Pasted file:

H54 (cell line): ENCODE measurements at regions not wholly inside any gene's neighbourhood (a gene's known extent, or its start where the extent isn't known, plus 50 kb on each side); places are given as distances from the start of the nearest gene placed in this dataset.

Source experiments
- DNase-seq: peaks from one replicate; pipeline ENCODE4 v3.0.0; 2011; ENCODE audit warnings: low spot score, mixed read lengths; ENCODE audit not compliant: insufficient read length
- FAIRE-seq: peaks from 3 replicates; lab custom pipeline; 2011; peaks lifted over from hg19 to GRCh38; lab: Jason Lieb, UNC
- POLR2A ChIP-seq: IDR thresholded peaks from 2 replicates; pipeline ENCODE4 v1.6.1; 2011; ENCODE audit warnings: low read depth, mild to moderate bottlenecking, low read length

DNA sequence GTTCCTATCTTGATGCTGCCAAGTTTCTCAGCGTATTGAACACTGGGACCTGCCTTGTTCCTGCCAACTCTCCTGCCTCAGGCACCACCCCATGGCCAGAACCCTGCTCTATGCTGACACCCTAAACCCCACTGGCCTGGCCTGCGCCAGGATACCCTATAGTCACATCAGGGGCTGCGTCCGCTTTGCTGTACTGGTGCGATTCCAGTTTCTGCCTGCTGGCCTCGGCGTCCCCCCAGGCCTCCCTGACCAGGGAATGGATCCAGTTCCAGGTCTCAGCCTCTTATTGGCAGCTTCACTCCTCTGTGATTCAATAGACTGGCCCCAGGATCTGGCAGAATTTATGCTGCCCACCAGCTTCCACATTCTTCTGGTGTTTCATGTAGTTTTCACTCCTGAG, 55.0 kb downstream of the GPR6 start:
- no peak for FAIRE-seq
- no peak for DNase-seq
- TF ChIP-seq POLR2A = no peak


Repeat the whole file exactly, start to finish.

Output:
H54 (cell line): ENCODE measurements at regions not wholly inside any gene's neighbourhood (a gene's known extent, or its start where the extent isn't known, plus 50 kb on each side); places are given as distances from the start of the nearest gene placed in this dataset.

Source experiments
- DNase-seq: peaks from one replicate; pipeline ENCODE4 v3.0.0; 2011; ENCODE audit warnings: low spot score, mixed read lengths; ENCODE audit not compliant: insufficient read length
- FAIRE-seq: peaks from 3 replicates; lab custom pipeline; 2011; peaks lifted over from hg19 to GRCh38; lab: Jason Lieb, UNC
- POLR2A ChIP-seq: IDR thresholded peaks from 2 replicates; pipeline ENCODE4 v1.6.1; 2011; ENCODE audit warnings: low read depth, mild to moderate bottlenecking, low read length

DNA sequence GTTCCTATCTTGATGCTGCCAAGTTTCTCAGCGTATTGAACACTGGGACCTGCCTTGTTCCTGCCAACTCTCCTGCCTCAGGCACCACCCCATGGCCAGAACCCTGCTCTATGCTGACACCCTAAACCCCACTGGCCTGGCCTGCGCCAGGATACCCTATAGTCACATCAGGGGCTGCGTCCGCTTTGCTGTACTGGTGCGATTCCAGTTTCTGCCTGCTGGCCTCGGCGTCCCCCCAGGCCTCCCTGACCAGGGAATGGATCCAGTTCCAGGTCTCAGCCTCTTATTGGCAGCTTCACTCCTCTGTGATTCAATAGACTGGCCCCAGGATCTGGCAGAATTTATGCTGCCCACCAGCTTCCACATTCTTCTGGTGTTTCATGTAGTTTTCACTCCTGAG, 55.0 kb downstream of the GPR6 start:
- no peak for FAIRE-seq
- no peak for DNase-seq
- TF ChIP-seq POLR2A = no peak